Extraterrestrial intelligence (often abbreviated ETI) refers to hypothetical intelligent extraterrestrial life. The question of whether other inhabited worlds might exist has been debated since ancient times. The modern form of the concept emerged when the Copernican Revolution demonstrated that the Earth was a planet revolving around the Sun, and other planets were conversely, other worlds. The question of whether other inhabited planets or moons exist was a natural consequence of this new understanding. It has become one of the most speculative questions in science and is a central theme of science fiction and popular culture.
In June 2020, astronomers from the University of Nottingham reported the possible existence of over 30 "active communicating intelligent civilizations", or Communicating Extra-Terrestrial Intelligent (CETI) civilizations (none within our current ability to detect due to various reasons including distance or size) in our own Milky Way galaxy, based on the latest astrophysical information.
The Copernican principle is generalized to the relativistic concept that humans are not privileged observers of the universe. Many prominent scientists, including Stephen Hawking have proposed that the sheer scale of the universe makes it improbable for intelligent life not to have emerged elsewhere. However, Fermi's Paradox highlights the apparent contradiction between high estimates of the probability of the existence of extraterrestrial civilization and humanity's lack of contact with, or evidence for, such civilizations.
Search for extraterrestrial intelligenceEdit
There has been a search for signals from extraterrestrial intelligence for several decades, with no solid results. Active SETI (Active Search for Extra-Terrestrial Intelligence) is the attempt to send messages to intelligent extraterrestrial life. Active SETI messages are usually sent in the form of radio signals. Physical messages like that of the Pioneer plaque may also be considered an active SETI message.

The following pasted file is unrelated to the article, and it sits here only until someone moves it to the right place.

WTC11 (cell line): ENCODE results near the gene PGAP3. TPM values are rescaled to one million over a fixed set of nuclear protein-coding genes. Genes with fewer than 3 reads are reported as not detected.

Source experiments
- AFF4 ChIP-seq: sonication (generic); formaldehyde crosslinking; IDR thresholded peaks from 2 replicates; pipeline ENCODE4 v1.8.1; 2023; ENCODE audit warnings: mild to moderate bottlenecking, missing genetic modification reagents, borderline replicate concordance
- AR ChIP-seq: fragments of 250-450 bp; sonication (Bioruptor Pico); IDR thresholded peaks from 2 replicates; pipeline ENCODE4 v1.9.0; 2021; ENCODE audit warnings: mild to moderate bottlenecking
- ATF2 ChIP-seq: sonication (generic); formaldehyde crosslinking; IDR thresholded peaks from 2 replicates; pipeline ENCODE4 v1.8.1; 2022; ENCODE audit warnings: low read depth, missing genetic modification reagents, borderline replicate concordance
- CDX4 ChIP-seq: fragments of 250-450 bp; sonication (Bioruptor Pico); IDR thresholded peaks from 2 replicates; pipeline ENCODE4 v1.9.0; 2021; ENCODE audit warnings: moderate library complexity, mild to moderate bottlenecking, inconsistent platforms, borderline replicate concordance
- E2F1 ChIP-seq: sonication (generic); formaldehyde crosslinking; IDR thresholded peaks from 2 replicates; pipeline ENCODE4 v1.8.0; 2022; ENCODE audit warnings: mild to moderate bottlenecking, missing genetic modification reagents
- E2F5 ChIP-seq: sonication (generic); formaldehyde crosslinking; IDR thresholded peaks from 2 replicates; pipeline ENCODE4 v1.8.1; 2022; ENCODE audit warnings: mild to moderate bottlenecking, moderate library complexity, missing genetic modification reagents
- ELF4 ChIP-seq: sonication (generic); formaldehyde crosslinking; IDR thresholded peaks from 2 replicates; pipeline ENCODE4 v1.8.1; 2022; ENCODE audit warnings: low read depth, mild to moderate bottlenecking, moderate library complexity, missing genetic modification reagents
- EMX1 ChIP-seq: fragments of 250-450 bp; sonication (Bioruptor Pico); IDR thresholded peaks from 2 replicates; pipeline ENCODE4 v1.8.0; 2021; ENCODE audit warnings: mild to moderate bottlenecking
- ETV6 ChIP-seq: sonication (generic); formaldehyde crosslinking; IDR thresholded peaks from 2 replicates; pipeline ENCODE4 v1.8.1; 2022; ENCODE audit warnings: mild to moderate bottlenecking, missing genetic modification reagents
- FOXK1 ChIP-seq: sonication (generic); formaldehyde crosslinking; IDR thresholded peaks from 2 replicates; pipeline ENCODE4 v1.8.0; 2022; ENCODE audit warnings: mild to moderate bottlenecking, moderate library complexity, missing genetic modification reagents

Communication with extraterrestrial intelligence (CETI) is a branch of the search for extraterrestrial intelligence that focuses on composing and deciphering messages that could theoretically be understood by another technological civilization. The best-known CETI experiment was the 1974 Arecibo message composed by Frank Drake and Carl Sagan. There are multiple independent organizations and individuals engaged in CETI research.
Potential cultural impact of extraterrestrial contactEdit
The potential changes from extraterrestrial contact could vary greatly in magnitude and type, based on the extraterrestrial civilization's level of technological advancement, degree of benevolence or malevolence, and level of mutual comprehension between itself and humanity. Some theories suggest that an extraterrestrial civilization could be advanced enough to dispense with biology, living instead inside of advanced computers. The medium through which humanity is contacted, be it electromagnetic radiation, direct physical interaction, extraterrestrial artefact, or otherwise, may also influence the results of contact. Incorporating these factors, various systems have been created to assess the implications of extraterrestrial contact.
The implications of extraterrestrial contact, particularly with a technologically superior civilization, have often been likened to the meeting of two vastly different human cultures on Earth, an historical precedent being the Columbian Exchange. Such meetings have generally led to the destruction of the civilization receiving contact (as opposed to the "contactor", which initiates contact), and therefore destruction of human civilization is a possible outcome. However, the absence of any such contact to date means such conjecture is largely speculative.
The extraterrestrial hypothesis is the idea that some UFOs are vehicles containing or sent by extraterrestrial beings (usually called aliens in this context). As an explanation for UFOs, ETI is sometimes contrasted with EDI (extradimensional intelligence), for example by Allen Hynek.
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